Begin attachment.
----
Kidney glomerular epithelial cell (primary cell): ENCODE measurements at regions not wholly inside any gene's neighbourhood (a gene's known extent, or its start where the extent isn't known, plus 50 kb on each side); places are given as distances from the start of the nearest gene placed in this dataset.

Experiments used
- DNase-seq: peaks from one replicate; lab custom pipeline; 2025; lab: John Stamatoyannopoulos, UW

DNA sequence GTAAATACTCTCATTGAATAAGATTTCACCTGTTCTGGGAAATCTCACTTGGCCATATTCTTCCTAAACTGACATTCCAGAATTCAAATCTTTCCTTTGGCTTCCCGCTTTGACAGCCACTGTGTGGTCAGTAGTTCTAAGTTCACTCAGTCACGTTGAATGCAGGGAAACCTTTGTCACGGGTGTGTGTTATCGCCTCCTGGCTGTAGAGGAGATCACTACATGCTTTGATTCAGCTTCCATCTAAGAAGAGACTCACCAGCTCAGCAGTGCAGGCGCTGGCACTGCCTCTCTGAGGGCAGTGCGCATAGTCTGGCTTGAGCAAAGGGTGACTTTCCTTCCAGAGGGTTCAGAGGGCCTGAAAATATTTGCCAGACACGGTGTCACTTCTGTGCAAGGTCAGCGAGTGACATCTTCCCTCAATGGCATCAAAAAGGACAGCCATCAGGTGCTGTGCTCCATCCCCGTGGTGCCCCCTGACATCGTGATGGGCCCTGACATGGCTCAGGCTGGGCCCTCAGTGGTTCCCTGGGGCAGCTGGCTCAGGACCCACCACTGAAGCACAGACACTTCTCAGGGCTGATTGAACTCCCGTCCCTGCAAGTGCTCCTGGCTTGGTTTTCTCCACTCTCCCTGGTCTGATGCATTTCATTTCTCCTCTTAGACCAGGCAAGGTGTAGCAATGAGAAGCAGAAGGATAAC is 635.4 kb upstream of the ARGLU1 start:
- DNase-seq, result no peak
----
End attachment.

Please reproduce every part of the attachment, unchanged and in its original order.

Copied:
Kidney glomerular epithelial cell (primary cell): ENCODE measurements at regions not wholly inside any gene's neighbourhood (a gene's known extent, or its start where the extent isn't known, plus 50 kb on each side); places are given as distances from the start of the nearest gene placed in this dataset.

Experiments used
- DNase-seq: peaks from one replicate; lab custom pipeline; 2025; lab: John Stamatoyannopoulos, UW

DNA sequence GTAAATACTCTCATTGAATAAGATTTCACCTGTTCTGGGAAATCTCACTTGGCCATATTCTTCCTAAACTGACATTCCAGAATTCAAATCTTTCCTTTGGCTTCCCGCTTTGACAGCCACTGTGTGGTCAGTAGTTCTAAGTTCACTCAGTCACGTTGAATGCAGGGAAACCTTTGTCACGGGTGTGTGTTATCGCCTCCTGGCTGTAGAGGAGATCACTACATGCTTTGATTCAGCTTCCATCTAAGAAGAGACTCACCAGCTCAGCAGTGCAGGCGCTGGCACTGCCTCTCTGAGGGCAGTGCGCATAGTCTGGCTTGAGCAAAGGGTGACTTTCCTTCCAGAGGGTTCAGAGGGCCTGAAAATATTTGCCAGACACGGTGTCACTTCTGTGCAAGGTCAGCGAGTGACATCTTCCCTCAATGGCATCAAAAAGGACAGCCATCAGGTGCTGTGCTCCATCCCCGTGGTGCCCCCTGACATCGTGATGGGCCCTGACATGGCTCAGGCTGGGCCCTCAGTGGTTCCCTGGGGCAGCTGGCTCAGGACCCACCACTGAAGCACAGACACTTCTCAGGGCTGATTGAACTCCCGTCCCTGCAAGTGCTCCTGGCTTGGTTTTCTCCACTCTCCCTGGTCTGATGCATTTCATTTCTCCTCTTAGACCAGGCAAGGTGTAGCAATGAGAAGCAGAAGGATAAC is 635.4 kb upstream of the ARGLU1 start:
- DNase-seq, result no peak